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Unformatted text preview: was changed when the inflation rate was expected to deviate from the target. From the viewpoint of inflation-targeting advocates, these measures, including deciding on the price index to measure inflation, mentioning the number zero, and taking actions on quantitative easing, were more than a half-step towards fully-fledged inflation targeting. It is quite puzzling to the advocates of inflation targeting why the Board members still had to deny the resemblance of the new policy to inflation targeting. If one wants commitment, inflation targeting is the better way. Perhaps target was a word that was disliked by the Board members, as it would make the Board accountable for the consequences of its actions. At the 19 March 2002 meeting, an advocate of inflation targeting proposed that the numerical target should be made in consultation with the government: [O]ne member said that it was not appropriate to introduce a numerical target with a specific time frame without having any concrete means to achieve the target, but it would be meaningful if the Bank shared a numerical target for prices with the Government in some way as a policy framework. In response to this, one member said that in setting a numerical target with the Government, the Governments policy commitment in achieving the target would be another important factor, but there could be a contradiction in the current deflationary situation between implementing fiscal consolidation and setting an inflation target. From the fall of 2002 to the beginning of 2003, an interest in inflation targeting re-emerged. The Board had two intensive discussions, on 10 October 2002 and 21 January 2003. During this time, discussions on inflation targeting were also gathering pace outside the Bank of Japan, as the end of the terms of Governor Hayami and the two Deputy Governors were approaching, and interest was raised in whom the government would appoint as replacements. The Bank felt defensive at first, but subsequently presented arguments to convince the public about the correctness of the policy. They emphasised the importance of explaining what they had been doing in one of the MPMs.47 In the MPM of 10 October 2002, several negative opinions on adopting inflation targeting were mentioned. Inflation targeting was characterised by some members as inappropriate because it has negative effects on the economy and the financial system, such as damage to the credibility of economic policy and to financial markets, [which] would exceed the positive effects. The implication seems to be that inflation helps debtors. Another member commented that, given that quantitative easing did not stop prices declining, and as more negative shocks were expected from an accelerated resolution of the problems of non-performing loans, inflation targeting was not appropriate due to a lack of instruments to achieve the target.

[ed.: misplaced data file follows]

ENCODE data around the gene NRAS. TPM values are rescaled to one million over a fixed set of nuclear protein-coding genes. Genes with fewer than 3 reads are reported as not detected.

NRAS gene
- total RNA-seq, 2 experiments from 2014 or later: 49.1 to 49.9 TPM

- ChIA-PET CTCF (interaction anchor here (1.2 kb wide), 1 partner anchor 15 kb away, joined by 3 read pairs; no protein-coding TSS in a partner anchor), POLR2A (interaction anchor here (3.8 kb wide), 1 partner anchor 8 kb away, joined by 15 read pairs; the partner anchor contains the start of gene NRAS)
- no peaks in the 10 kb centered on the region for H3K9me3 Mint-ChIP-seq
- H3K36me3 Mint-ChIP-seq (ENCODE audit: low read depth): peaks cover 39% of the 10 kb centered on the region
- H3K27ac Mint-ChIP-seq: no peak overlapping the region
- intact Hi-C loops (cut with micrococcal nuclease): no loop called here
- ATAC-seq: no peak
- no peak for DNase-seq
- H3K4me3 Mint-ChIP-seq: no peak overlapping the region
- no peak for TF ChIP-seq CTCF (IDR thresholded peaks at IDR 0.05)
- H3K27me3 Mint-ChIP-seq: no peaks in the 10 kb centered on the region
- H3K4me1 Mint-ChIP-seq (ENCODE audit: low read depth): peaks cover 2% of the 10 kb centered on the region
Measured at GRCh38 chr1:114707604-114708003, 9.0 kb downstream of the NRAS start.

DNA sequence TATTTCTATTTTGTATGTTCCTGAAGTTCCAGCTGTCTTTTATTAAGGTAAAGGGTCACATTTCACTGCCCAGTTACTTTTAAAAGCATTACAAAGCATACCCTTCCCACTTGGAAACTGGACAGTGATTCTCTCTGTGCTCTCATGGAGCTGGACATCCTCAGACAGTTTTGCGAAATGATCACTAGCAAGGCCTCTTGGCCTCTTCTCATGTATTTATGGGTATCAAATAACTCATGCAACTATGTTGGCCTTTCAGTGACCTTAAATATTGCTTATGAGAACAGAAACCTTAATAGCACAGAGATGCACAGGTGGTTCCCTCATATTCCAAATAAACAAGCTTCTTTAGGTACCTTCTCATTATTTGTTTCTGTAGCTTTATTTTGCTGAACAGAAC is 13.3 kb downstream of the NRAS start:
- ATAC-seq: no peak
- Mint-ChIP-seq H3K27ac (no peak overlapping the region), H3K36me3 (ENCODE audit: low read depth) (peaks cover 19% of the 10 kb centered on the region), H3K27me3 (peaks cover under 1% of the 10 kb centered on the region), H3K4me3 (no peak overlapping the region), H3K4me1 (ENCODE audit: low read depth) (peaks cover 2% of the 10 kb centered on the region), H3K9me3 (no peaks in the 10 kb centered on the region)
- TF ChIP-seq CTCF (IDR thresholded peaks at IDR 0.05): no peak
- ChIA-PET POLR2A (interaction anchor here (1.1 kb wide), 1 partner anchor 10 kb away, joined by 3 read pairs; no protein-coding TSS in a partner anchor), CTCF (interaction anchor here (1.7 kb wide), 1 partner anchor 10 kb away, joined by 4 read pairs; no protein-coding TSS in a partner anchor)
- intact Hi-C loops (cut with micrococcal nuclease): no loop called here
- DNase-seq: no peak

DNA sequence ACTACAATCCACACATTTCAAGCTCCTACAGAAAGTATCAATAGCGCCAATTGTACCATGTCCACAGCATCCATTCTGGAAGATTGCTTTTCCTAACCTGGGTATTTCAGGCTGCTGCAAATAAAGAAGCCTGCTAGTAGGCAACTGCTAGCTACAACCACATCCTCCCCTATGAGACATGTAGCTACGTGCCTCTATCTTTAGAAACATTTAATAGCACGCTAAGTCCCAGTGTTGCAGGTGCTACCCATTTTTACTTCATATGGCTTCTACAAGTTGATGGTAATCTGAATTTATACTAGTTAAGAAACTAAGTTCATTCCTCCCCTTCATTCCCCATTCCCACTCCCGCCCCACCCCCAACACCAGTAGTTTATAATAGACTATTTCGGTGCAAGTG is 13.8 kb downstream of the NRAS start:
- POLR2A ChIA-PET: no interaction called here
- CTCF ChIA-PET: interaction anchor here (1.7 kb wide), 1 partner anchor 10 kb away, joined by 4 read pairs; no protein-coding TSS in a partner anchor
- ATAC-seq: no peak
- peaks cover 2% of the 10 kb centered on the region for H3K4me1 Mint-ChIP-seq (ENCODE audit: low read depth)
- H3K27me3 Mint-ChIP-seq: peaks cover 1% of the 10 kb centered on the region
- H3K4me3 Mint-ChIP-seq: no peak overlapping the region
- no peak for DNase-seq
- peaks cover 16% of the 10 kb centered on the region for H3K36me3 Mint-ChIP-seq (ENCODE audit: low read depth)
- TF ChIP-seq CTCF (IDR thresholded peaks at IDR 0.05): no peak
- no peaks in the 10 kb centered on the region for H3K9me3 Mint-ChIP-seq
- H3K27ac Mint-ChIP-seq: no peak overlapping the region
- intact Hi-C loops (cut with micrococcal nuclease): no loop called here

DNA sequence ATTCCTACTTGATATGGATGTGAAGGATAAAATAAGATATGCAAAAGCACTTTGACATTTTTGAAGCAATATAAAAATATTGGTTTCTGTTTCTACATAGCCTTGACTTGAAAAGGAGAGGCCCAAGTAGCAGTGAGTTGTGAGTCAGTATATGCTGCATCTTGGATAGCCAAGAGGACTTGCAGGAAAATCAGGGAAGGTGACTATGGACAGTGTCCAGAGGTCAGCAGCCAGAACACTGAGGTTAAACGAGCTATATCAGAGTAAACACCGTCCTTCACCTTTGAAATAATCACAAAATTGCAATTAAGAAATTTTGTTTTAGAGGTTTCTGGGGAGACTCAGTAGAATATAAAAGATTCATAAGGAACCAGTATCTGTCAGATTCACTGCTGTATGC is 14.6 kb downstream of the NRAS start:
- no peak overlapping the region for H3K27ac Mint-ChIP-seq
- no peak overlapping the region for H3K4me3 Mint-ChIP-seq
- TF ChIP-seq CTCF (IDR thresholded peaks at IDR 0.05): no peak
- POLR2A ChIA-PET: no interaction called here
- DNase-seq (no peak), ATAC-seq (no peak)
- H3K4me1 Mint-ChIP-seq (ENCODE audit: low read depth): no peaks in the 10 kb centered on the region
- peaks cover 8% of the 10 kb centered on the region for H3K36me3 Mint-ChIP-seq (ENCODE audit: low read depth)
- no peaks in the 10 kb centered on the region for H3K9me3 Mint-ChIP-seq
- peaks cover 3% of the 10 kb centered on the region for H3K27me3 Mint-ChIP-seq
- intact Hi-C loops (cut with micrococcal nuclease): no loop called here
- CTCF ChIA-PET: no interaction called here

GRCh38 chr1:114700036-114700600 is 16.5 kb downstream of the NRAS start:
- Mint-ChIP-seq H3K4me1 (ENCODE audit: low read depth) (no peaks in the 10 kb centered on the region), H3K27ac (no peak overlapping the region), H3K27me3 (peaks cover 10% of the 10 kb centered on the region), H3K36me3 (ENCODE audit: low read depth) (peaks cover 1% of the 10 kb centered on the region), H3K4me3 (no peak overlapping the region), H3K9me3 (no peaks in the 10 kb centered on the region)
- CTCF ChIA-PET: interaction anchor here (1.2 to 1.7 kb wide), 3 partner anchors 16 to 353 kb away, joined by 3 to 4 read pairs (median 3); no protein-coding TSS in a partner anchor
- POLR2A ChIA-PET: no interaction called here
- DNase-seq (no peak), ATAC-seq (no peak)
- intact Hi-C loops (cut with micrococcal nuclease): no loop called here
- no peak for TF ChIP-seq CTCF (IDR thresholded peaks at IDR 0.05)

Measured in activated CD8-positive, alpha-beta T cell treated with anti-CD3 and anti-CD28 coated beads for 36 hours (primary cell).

47. In connection with the critics call for taking more drastic policy, the Board member remarked that it was vital to explain the risks and the possible side effects of individual policy tools as concretely as possible, in order to gain greater public understanding of the Banks conduct of monetary policy (21 January 2003). Inflation Targeting and Japan: Why has the Bank of Japan not Adopted Inflation Targeting? 261 Members who commented on inflation targeting expressed the view that if inflation targeting were to be adopted in the current economic situation, the mechanism to achieve the target would rely mostly on an upward shift in inflationary expectations, unless public expenditures were substantially increased. These members then said that it was theoretically not possible to shift inflationary expectations upward unless there were sufficient and credible policy tools and transmission mechanisms to achieve the target, and that setting a target in the absence of such tools and mechanisms would impair public confidence in economic policy as a whole. This summarises the negative opinion at the time quite well. Concern about the implications for the long-term bond rate was also expressed: if inflationary expectations were to shift upward, it was the bond markets that would be most likely to be affected.48 One member countered that effects of a rise in long-term interest rates on banks balance sheets ... might be smaller than expected ... because banks had been controlling risks.49 It is interesting that some members suggested that the Bank was essentially running an inflation-targeting policy without saying so.
[t]he Banks current monetary easing was already aimed at incorporating the advantages of inflation targeting, given the monetary policy measures the Bank could adopt in the current situation ... One of these members said that the Bank had already adopted inflation targeting policy in a broad sense, in that it made a commitment to continue the quantitative easing measure until the consumer price index registered stably zero percent or an increase year on year. On this basis, this member pointed out that the difference between the Banks current easing policy and i...
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This note was uploaded on 05/12/2010 for the course COMMERCE finc at University of Sydney.